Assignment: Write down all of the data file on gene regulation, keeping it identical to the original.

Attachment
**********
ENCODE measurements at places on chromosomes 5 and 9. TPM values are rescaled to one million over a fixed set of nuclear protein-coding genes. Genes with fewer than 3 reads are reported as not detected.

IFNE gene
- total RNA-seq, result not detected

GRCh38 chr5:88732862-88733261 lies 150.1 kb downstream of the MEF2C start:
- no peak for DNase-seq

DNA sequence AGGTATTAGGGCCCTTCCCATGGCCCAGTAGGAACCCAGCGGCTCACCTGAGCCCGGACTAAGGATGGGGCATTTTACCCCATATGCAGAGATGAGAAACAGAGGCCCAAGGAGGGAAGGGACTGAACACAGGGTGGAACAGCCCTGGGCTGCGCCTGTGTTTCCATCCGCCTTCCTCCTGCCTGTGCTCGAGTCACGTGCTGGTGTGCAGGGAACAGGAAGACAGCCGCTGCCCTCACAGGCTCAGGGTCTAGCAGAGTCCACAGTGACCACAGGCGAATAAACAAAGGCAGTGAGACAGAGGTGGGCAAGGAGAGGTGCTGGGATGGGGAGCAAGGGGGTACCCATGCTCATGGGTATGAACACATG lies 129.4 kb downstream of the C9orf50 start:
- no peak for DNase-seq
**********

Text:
ENCODE measurements at places on chromosomes 5 and 9. TPM values are rescaled to one million over a fixed set of nuclear protein-coding genes. Genes with fewer than 3 reads are reported as not detected.

IFNE gene
- total RNA-seq, result not detected

GRCh38 chr5:88732862-88733261 lies 150.1 kb downstream of the MEF2C start:
- no peak for DNase-seq

DNA sequence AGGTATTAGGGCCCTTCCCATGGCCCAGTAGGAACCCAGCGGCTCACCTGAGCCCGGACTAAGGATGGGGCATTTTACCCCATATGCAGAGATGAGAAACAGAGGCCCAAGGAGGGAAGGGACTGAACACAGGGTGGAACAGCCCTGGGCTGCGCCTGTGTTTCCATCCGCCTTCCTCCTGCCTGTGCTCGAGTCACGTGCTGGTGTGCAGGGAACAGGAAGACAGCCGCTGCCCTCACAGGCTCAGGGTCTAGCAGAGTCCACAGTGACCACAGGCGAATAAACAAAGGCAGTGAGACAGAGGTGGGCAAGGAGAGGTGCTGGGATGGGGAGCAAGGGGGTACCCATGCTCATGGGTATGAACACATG lies 129.4 kb downstream of the C9orf50 start:
- no peak for DNase-seq